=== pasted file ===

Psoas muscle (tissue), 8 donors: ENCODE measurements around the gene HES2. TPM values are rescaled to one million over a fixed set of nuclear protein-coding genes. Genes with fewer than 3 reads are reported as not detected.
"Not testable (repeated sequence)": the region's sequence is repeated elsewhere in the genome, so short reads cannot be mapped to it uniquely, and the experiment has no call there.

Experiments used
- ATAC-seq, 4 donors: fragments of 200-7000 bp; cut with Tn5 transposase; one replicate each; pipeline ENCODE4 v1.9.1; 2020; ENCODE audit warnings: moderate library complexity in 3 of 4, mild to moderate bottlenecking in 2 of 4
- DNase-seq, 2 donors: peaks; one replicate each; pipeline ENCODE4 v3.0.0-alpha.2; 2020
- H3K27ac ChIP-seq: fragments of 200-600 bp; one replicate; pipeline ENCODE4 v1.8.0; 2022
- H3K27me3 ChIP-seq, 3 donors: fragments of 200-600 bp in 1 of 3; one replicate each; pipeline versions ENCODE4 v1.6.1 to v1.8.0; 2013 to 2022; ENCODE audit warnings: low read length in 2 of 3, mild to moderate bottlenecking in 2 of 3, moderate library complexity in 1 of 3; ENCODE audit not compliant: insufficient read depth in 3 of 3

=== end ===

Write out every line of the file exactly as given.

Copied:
Psoas muscle (tissue), 8 donors: ENCODE measurements around the gene HES2. TPM values are rescaled to one million over a fixed set of nuclear protein-coding genes. Genes with fewer than 3 reads are reported as not detected.
"Not testable (repeated sequence)": the region's sequence is repeated elsewhere in the genome, so short reads cannot be mapped to it uniquely, and the experiment has no call there.

Experiments used
- ATAC-seq, 4 donors: fragments of 200-7000 bp; cut with Tn5 transposase; one replicate each; pipeline ENCODE4 v1.9.1; 2020; ENCODE audit warnings: moderate library complexity in 3 of 4, mild to moderate bottlenecking in 2 of 4
- DNase-seq, 2 donors: peaks; one replicate each; pipeline ENCODE4 v3.0.0-alpha.2; 2020
- H3K27ac ChIP-seq: fragments of 200-600 bp; one replicate; pipeline ENCODE4 v1.8.0; 2022
- H3K27me3 ChIP-seq, 3 donors: fragments of 200-600 bp in 1 of 3; one replicate each; pipeline versions ENCODE4 v1.6.1 to v1.8.0; 2013 to 2022; ENCODE audit warnings: low read length in 2 of 3, mild to moderate bottlenecking in 2 of 3, moderate library complexity in 1 of 3; ENCODE audit not compliant: insufficient read depth in 3 of 3